Half a league, half a league,
Half a league onward,
All in the valley of Death
   Rode the six hundred.
“Forward, the Light Brigade!
Charge for the guns!” he said.
Into the valley of Death
   Rode the six hundred.
“Forward, the Light Brigade!”
Was there a man dismayed?
Not though the soldier knew
   Someone had blundered.
   Theirs not to make reply,
   Theirs not to reason why,
   Theirs but to do and die.
   Into the valley of Death
   Rode the six hundred.
Cannon to right of them,
Cannon to left of them,
Cannon in front of them
   Volleyed and thundered;
Stormed at with shot and shell,
Boldly they rode and well,
Into the jaws of Death,
Into the mouth of hell
   Rode the six hundred.
Flashed all their sabres bare,
Flashed as they turned in air
Sabring the gunners there,
Charging an army, while
   All the world wondered.
Plunged in the battery-smoke
Right through the line they broke;
Cossack and Russian
Reeled from the sabre stroke
   Shattered and sundered.
Then they rode back, but not
   Not the six hundred.
Cannon to right of them,
Cannon to left of them,
Cannon behind them
   Volleyed and thundered;
Stormed at with shot and shell,
While horse and hero fell.
They that had fought so well
Came through the jaws of Death,
Back from the mouth of hell,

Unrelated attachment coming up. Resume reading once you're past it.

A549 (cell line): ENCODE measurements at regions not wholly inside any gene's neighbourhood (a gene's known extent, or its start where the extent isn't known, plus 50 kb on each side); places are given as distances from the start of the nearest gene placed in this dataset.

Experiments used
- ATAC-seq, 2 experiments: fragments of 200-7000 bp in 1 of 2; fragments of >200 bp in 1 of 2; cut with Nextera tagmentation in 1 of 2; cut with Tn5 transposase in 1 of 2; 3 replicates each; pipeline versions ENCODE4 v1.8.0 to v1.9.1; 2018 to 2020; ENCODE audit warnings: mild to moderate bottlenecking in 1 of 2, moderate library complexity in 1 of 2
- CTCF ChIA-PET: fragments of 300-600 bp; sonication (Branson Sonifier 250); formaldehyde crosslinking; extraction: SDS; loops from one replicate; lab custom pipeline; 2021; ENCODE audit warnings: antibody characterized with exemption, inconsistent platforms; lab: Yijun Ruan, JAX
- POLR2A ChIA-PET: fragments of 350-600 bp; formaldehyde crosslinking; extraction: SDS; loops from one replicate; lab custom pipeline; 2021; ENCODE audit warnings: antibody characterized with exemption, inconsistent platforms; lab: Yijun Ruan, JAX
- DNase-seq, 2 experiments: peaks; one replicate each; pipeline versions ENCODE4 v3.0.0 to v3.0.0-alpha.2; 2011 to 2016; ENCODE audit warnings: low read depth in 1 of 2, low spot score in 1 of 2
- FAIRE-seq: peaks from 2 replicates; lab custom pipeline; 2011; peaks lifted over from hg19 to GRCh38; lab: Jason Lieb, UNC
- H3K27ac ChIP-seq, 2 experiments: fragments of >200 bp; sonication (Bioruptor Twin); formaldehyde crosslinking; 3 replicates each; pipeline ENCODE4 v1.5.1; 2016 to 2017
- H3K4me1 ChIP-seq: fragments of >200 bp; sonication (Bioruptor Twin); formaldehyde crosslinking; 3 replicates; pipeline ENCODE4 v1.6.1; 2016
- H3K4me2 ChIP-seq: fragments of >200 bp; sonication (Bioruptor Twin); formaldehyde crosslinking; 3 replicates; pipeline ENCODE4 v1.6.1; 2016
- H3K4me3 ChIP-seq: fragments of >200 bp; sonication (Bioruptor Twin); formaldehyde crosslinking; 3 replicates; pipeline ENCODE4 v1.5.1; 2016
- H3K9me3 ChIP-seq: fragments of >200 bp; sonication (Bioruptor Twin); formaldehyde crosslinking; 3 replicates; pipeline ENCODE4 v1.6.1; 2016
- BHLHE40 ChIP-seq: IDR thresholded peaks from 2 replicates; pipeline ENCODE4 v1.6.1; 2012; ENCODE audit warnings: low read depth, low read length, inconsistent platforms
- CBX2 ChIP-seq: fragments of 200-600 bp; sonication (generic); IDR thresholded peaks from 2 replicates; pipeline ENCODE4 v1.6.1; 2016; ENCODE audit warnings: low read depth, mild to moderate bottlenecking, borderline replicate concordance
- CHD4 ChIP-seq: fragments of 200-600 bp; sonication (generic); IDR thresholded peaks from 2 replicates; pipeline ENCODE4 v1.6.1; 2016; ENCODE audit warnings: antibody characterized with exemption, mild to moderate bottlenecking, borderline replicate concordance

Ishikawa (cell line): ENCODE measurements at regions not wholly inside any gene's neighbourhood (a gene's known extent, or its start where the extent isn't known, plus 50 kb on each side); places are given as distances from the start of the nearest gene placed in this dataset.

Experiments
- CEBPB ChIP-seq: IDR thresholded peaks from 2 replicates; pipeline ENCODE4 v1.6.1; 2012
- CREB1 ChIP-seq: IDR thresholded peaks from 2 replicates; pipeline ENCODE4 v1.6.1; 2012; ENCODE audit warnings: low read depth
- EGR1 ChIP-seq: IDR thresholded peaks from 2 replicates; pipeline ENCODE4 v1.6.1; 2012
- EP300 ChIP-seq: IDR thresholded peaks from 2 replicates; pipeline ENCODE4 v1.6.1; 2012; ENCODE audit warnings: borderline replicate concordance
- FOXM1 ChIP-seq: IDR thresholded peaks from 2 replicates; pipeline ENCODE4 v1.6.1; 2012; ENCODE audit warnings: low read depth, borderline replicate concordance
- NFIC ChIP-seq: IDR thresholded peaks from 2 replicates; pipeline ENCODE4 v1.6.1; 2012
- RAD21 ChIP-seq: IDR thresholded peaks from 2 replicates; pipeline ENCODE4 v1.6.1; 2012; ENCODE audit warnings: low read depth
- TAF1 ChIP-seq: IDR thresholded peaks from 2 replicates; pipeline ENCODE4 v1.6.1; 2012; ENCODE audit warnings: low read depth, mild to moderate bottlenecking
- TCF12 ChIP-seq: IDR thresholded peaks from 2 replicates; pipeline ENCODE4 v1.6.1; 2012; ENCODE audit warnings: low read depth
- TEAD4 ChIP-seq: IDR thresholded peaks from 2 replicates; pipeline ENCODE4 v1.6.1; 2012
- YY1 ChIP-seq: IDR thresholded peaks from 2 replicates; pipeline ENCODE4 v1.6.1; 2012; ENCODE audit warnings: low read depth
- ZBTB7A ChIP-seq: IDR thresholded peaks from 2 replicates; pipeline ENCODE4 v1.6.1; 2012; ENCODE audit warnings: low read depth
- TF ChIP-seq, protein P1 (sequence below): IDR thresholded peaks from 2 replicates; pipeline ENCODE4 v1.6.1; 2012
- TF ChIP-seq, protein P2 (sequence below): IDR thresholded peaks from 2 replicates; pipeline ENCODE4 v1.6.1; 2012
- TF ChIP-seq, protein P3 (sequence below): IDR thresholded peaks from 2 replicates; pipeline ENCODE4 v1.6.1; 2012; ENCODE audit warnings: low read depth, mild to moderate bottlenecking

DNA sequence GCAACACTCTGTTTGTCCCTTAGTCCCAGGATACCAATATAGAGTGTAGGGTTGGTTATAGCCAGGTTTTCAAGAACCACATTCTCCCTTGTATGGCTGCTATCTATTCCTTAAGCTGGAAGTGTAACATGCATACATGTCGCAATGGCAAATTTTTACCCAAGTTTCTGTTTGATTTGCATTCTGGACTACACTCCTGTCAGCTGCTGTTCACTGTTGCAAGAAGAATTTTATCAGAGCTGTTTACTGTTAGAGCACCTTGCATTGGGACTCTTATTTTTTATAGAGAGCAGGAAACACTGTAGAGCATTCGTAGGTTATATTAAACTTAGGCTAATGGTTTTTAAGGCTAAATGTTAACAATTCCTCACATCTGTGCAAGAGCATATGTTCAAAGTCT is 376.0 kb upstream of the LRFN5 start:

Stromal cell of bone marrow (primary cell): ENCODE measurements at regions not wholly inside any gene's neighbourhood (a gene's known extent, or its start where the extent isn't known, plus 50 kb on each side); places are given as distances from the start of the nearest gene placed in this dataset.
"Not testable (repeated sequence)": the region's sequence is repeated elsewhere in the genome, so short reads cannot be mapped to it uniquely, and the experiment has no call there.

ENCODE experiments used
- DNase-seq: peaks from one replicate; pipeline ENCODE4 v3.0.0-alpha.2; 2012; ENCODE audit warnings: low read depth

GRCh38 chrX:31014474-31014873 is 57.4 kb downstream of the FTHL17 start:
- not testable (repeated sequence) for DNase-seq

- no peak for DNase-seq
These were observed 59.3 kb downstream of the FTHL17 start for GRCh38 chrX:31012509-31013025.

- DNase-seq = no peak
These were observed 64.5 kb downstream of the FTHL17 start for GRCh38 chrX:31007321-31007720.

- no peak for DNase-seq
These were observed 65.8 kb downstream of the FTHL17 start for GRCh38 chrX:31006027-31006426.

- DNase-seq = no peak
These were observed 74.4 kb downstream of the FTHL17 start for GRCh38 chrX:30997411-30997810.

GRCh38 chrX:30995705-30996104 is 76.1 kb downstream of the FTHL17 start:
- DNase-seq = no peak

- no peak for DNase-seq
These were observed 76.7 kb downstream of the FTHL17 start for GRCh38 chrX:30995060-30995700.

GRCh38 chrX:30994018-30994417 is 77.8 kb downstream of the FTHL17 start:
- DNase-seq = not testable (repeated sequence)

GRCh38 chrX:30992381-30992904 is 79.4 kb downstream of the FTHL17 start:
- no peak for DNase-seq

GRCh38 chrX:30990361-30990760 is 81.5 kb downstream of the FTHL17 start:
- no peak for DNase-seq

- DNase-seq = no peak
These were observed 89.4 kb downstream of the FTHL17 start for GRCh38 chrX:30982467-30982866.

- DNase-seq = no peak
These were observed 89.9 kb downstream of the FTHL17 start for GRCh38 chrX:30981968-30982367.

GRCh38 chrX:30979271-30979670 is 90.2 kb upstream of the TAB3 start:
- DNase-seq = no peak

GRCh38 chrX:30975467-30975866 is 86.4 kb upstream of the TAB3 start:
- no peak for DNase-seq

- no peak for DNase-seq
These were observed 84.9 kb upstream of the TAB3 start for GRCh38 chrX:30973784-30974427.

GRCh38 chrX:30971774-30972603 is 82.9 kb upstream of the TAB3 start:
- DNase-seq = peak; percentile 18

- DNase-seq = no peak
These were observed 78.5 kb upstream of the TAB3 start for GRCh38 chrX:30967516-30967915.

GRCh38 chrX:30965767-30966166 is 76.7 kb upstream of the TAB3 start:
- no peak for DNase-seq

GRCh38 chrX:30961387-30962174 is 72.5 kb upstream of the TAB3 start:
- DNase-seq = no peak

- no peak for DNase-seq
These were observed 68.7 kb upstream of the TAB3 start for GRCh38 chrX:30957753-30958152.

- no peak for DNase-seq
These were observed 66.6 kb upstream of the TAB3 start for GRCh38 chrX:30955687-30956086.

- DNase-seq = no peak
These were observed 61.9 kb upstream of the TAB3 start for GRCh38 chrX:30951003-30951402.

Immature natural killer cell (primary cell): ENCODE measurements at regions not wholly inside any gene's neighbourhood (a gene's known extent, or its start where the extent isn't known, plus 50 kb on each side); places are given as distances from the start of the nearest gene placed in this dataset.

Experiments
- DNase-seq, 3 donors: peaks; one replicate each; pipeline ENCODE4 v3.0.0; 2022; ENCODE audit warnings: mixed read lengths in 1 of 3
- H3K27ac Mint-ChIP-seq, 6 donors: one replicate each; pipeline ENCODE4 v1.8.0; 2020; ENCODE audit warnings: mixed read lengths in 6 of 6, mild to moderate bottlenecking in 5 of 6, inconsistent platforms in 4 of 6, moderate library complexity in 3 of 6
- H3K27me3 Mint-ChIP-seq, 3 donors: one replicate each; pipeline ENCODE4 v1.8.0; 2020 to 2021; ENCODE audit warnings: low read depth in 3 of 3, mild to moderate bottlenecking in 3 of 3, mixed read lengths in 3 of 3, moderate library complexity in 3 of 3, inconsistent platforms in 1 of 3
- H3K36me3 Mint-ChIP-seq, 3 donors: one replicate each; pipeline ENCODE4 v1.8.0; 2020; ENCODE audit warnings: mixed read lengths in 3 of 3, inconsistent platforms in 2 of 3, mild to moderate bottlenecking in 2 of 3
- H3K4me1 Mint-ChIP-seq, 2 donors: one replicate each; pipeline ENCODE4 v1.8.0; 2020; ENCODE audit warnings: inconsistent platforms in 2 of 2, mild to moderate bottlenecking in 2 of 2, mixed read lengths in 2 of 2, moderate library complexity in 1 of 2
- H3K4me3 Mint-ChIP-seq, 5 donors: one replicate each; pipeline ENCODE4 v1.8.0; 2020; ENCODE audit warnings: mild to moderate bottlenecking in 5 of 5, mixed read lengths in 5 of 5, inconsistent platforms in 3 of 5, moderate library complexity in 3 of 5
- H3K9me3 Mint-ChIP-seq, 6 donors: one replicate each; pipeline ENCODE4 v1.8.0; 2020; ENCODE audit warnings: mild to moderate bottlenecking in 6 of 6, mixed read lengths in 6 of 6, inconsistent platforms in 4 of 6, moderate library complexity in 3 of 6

All that was left of them,
   Left of six hundred.
When can their glory fade?
O the wild charge they made!
   All the world wondered.
Honour the charge they made!
Honour the Light Brigade,
   Noble six hundred!
Copied from Poems of Alfred Tennyson, J. E. Tilton and Company, Boston, 1870

ALFRED, LORD TENNYSON. Image source: Google

The Charge of the Light Brigade ​

The charge of the Light Brigade is a narrative poem written by Tennyson in 1854, to pay his tribute to the British soldiers who died in the Crimean War. The poem tells the story of a brigade consisting of 600 soldiers who rode on horseback into the “valley of death” for half a league. They were obeying a command to charge at the army forces that had been seizing their guns. Not a single soldier was discouraged or distressed by the command to charge forward, even though all the soldiers realized that their commander had made a terrible mistake. The role of the soldier is to obey and so they followed orders and rode into the midst of the Cossack army. The 600 soldiers were assaulted by the shots of shells of canons in front and on both sides. Still, they rode courageously forward, toward their own deaths. The soldiers struck the enemy gunners with their unsheathed swords and charged at the enemy while the rest of the world looked on in wonder. They rode into the artillery smoke and broke through the enemy line, destroying the Cossack and Russian opponents. Then they rode back from the offensive, but they had lost many men. Canons behind and on both sides of the soldiers now pounded them with shots and shells. As the brigade rode, soldiers and horses collapsed; only a few remained to make the journey back. The world marveled at the courage of the soldiers. Indeed, their glory is immortal.

Image Source: Google